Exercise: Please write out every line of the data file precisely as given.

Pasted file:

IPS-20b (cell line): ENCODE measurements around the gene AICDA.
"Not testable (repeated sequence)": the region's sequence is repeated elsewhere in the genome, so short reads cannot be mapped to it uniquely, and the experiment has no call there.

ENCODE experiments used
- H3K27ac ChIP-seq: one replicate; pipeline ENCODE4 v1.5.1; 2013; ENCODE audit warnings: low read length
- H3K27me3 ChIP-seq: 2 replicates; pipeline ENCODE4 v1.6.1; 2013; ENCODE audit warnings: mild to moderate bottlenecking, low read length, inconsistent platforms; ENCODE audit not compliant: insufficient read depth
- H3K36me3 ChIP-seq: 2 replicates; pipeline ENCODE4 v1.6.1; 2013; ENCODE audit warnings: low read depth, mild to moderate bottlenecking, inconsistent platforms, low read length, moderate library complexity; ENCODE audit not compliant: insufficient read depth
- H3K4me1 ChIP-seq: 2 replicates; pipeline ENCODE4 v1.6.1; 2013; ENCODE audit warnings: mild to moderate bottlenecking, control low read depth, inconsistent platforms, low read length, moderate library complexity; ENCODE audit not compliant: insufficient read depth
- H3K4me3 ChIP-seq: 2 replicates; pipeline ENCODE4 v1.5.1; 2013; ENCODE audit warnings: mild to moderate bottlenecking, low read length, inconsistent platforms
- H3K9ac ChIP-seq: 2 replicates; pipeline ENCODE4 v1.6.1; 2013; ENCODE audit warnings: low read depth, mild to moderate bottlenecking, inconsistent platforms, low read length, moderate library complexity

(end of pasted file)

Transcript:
IPS-20b (cell line): ENCODE measurements around the gene AICDA.
"Not testable (repeated sequence)": the region's sequence is repeated elsewhere in the genome, so short reads cannot be mapped to it uniquely, and the experiment has no call there.

ENCODE experiments used
- H3K27ac ChIP-seq: one replicate; pipeline ENCODE4 v1.5.1; 2013; ENCODE audit warnings: low read length
- H3K27me3 ChIP-seq: 2 replicates; pipeline ENCODE4 v1.6.1; 2013; ENCODE audit warnings: mild to moderate bottlenecking, low read length, inconsistent platforms; ENCODE audit not compliant: insufficient read depth
- H3K36me3 ChIP-seq: 2 replicates; pipeline ENCODE4 v1.6.1; 2013; ENCODE audit warnings: low read depth, mild to moderate bottlenecking, inconsistent platforms, low read length, moderate library complexity; ENCODE audit not compliant: insufficient read depth
- H3K4me1 ChIP-seq: 2 replicates; pipeline ENCODE4 v1.6.1; 2013; ENCODE audit warnings: mild to moderate bottlenecking, control low read depth, inconsistent platforms, low read length, moderate library complexity; ENCODE audit not compliant: insufficient read depth
- H3K4me3 ChIP-seq: 2 replicates; pipeline ENCODE4 v1.5.1; 2013; ENCODE audit warnings: mild to moderate bottlenecking, low read length, inconsistent platforms
- H3K9ac ChIP-seq: 2 replicates; pipeline ENCODE4 v1.6.1; 2013; ENCODE audit warnings: low read depth, mild to moderate bottlenecking, inconsistent platforms, low read length, moderate library complexity